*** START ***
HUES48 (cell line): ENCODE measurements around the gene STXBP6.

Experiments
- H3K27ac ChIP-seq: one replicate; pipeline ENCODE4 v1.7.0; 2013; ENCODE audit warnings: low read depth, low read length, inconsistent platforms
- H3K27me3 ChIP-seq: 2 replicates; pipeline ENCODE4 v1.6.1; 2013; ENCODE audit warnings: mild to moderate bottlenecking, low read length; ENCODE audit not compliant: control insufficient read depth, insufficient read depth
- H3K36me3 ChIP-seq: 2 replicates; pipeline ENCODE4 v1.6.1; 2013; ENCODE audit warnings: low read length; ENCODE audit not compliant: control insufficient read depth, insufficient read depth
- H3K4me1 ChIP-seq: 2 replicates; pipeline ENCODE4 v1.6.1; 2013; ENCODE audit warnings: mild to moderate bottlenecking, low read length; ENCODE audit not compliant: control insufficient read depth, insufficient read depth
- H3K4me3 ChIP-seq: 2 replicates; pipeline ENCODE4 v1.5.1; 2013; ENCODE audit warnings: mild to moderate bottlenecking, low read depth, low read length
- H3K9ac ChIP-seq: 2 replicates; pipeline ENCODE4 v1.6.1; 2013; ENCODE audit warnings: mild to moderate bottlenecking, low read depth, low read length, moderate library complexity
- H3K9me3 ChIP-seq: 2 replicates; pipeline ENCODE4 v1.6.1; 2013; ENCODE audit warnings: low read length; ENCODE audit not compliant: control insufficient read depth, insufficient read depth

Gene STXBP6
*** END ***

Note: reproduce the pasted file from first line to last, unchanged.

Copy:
HUES48 (cell line): ENCODE measurements around the gene STXBP6.

Experiments
- H3K27ac ChIP-seq: one replicate; pipeline ENCODE4 v1.7.0; 2013; ENCODE audit warnings: low read depth, low read length, inconsistent platforms
- H3K27me3 ChIP-seq: 2 replicates; pipeline ENCODE4 v1.6.1; 2013; ENCODE audit warnings: mild to moderate bottlenecking, low read length; ENCODE audit not compliant: control insufficient read depth, insufficient read depth
- H3K36me3 ChIP-seq: 2 replicates; pipeline ENCODE4 v1.6.1; 2013; ENCODE audit warnings: low read length; ENCODE audit not compliant: control insufficient read depth, insufficient read depth
- H3K4me1 ChIP-seq: 2 replicates; pipeline ENCODE4 v1.6.1; 2013; ENCODE audit warnings: mild to moderate bottlenecking, low read length; ENCODE audit not compliant: control insufficient read depth, insufficient read depth
- H3K4me3 ChIP-seq: 2 replicates; pipeline ENCODE4 v1.5.1; 2013; ENCODE audit warnings: mild to moderate bottlenecking, low read depth, low read length
- H3K9ac ChIP-seq: 2 replicates; pipeline ENCODE4 v1.6.1; 2013; ENCODE audit warnings: mild to moderate bottlenecking, low read depth, low read length, moderate library complexity
- H3K9me3 ChIP-seq: 2 replicates; pipeline ENCODE4 v1.6.1; 2013; ENCODE audit warnings: low read length; ENCODE audit not compliant: control insufficient read depth, insufficient read depth

Gene STXBP6